Monday, February 19, 2018
Happy Presidents' Day! Hope you're enjoying a day off. My high school student is, but not my college student.
If you've ever wondered about the history of Presidents' Day, here's some information from History.com:
Presidents’ Day is an American holiday celebrated on the third Monday in February. Originally established in 1885 in recognition of President George Washington, it is still officially called “Washington’s Birthday” by the federal government. Traditionally celebrated on February 22—Washington’s actual day of birth—the holiday became popularly known as Presidents’ Day after it was moved as part of 1971’s Uniform Monday Holiday Act, an attempt to create more three-day weekends for the nation’s workers. While several states still have individual holidays honoring the birthdays of Washington, Abraham Lincoln and other figures, Presidents’ Day is now popularly viewed as a day to celebrate all U.S. presidents past and present.
For more on the history of Presidents' Day, click here.
Are you off for Presidents' Day? Thanks for visiting and have a great week!
Monday, February 12, 2018
Monday, February 5, 2018
Hubby found some interesting information yesterday and suggested that I use it for a blog post. I thought this was a fascinating topic, and only recently learned about myself (like literally last week in the book I'm reading White Like Her). So, thanks to Hubby, here's an article from Royal Tours of New Orleans that explains just what the tignon laws of Louisiana were:
The tignon was the mandatory headwear for Black Creole women in Louisiana during the Spanish colonial period, and the style was adopted throughout the Caribbean island communities as well. This headdress was required by Louisiana laws in 1785. Called the Tignon Laws, they prescribed appropriate public dress for females of color in colonial society, where women of color and some white women tried to outdo each other in beauty, dress, ostentation and manners.
Monday, January 29, 2018
Recently, however, I learned about an athlete named Williw O'Ree who was known as the Jackie Robinson of Ice Hockey. Here's an article from Bleachreport.com that tells his story:
Back in 1958 the world was a different place. Racism was more openly rampant and no black person had ever taken the ice in the NHL. But Willie O’Ree came along and changed all that. He broke the color barrier and became known as the “Jackie Robinson of hockey.”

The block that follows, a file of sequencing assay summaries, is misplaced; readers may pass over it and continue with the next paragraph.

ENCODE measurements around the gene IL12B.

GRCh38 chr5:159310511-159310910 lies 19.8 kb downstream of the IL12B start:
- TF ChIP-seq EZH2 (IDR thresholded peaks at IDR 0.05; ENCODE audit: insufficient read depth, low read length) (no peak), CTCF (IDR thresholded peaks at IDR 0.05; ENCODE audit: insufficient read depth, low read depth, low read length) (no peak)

It wasn’t easy for O’Ree, who had to endure the racially tinged chants from fans, as Mike Walsh recalls O’Ree saying in Walsh’s “Soul on Ice” story on Missioncreep.com.
"Fans would yell, 'Go back to the South' and 'How come you're not picking cotton?' Things like that. It didn't bother me. I just wanted to be a hockey player, and if they couldn't accept that fact, that was their problem, not mine."
While a lesser man might have caved in under the weight of those difficult times, O’Ree didn’t let it bother him. He used his love of hockey and his strong will and character to persevere beyond what many others could have accomplished.
But it wasn’t just his color that he had to overcome. During the 1955-56 hockey season, O’Ree played for the Kitchener-Waterloo Canucks, a junior league team. He was struck in the right eye by a puck, and the injury was so bad that he was legally blind in that eye. Though doctors advised him to quit playing, O’Ree persevered.
In eight weeks he was back on the ice.
But he was a left-winger, so his eye problems forced him to switch to the right side, a move that he made with the same grace and success he did with everything else.
O’Ree’s history day came on January 18, 1958, in Montreal. He took the ice with the Boston Bruins, becoming the first black player to make it to the NHL. He expected a stronger reaction, hopeful that the publicity could help other young black athletes, but the story was handled with little fanfare.
Life was hard for a black hockey player, but O’Ree never backed down or let it stop him.
One night, the Chicago Blackhawks’ Eric Nesterenko butt-ended O’Ree in the face with his stick. He knocked out two of Willie’s teeth and broke his nose. O’Ree didn’t back down, however, hitting the Hawks player over the head with his stick.
After being traded by the Bruins following the 1961 season, he never again played in the NHL despite his talent. To this day he is regarded as a footnote in the sport, which isn’t right. What O’Ree endured was more than what any single hockey player has ever had to endure. There will never be another such first in the game. Fittingly, it was Willie O’Ree, a fighter to the end.
Had you ever heard of Willie O'Ree? Thanks for visiting and have a great week!
Monday, January 22, 2018
My Friend Lorie gave me this recipe recently and she says it's absolutely wonderful and incredibly easy! It's for the crock pot, so how can you go wrong with that? I hope to try it this week! Enjoy.
Shredded Turkey Sandwiches
1 frozen Butterball boneless breast (thaw in fridge for at least 24 hours and up to 48 hours)
1/2 bottle or can of beer
1/4 cup of water
1/4 cup of butter
A few sprigs of fresh rosemary
Remove plastic wrap from turkey, remove gravy packet, cut off netting over turkey and trim excess fat (pull up on fat and it trims off very easily with kitchen scissors)
Wash the turkey breast and place in crock pot with beer, water and butter. Add the rosemary to the top pot for flavor.
Cook on low for 5 - 6 hours. (Cook on high if the breast is still partially frozen.)
Discard rosemary. Shred the turkey using two forks. Turn crock pot to low and cook on low until ready to eat. Serve on favorite buns either alone or with you favorite BBQ sauce.
One Butterball breast feeds about 7 people.
Don't you think this sounds healthier than pork BBQ?
Thanks for visiting and have a great week!